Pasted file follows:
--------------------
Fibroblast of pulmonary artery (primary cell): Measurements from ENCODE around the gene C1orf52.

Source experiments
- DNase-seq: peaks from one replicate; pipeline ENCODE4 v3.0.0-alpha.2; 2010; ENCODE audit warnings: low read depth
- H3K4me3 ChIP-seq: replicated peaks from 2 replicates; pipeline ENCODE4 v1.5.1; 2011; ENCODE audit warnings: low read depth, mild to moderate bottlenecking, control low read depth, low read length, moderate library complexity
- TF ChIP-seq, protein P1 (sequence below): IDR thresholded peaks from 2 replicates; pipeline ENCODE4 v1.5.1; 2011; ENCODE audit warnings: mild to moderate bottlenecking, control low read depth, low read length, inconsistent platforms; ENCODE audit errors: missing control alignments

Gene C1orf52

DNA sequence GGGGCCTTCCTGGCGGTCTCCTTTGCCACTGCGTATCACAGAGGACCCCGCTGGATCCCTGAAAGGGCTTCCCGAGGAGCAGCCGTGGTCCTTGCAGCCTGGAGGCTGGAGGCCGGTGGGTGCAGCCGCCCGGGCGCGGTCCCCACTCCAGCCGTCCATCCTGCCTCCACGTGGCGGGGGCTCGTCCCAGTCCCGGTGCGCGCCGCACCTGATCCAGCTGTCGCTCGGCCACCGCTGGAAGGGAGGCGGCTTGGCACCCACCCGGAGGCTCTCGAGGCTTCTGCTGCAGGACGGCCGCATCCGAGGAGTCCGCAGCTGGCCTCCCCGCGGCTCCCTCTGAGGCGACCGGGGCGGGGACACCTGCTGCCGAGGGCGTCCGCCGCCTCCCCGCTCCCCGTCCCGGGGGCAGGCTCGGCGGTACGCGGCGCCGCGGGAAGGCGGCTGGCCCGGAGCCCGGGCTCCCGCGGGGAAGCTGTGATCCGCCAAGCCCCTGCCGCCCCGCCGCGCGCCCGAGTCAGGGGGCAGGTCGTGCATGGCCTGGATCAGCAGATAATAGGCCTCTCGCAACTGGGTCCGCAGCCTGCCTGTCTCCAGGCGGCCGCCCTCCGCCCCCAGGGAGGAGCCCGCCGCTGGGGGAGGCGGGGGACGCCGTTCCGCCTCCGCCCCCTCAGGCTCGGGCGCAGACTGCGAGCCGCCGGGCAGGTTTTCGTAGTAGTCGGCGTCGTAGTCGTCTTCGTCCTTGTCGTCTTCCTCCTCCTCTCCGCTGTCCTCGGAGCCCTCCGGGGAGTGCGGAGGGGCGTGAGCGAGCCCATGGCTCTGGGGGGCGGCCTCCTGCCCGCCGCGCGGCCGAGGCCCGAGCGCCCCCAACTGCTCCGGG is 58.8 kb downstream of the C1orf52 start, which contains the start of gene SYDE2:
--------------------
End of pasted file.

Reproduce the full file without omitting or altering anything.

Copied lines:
Fibroblast of pulmonary artery (primary cell): Measurements from ENCODE around the gene C1orf52.

Source experiments
- DNase-seq: peaks from one replicate; pipeline ENCODE4 v3.0.0-alpha.2; 2010; ENCODE audit warnings: low read depth
- H3K4me3 ChIP-seq: replicated peaks from 2 replicates; pipeline ENCODE4 v1.5.1; 2011; ENCODE audit warnings: low read depth, mild to moderate bottlenecking, control low read depth, low read length, moderate library complexity
- TF ChIP-seq, protein P1 (sequence below): IDR thresholded peaks from 2 replicates; pipeline ENCODE4 v1.5.1; 2011; ENCODE audit warnings: mild to moderate bottlenecking, control low read depth, low read length, inconsistent platforms; ENCODE audit errors: missing control alignments

Gene C1orf52

DNA sequence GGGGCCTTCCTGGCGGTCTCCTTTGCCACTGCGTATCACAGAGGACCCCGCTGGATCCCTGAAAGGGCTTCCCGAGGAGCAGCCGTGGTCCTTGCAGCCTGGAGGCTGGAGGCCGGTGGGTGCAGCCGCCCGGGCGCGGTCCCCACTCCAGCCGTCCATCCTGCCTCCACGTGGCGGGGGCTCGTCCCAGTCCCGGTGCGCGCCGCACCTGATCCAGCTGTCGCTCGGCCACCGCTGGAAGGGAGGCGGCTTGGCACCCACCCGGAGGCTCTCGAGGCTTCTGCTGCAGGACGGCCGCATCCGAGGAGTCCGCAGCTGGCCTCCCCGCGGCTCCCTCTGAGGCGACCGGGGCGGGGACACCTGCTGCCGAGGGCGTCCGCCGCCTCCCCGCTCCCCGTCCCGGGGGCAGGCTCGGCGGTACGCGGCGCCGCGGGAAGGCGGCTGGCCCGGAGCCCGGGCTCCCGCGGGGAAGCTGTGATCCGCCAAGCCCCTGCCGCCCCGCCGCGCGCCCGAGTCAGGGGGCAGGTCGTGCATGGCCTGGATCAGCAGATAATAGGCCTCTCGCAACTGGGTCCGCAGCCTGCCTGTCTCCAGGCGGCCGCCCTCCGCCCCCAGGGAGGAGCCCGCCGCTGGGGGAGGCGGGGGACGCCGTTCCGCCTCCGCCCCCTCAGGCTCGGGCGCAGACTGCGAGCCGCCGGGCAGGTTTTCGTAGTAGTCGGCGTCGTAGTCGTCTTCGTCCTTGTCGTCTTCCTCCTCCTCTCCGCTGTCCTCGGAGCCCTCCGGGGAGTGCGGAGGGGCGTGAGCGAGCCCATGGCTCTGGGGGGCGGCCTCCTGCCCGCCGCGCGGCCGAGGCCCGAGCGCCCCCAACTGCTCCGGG is 58.8 kb downstream of the C1orf52 start, which contains the start of gene SYDE2: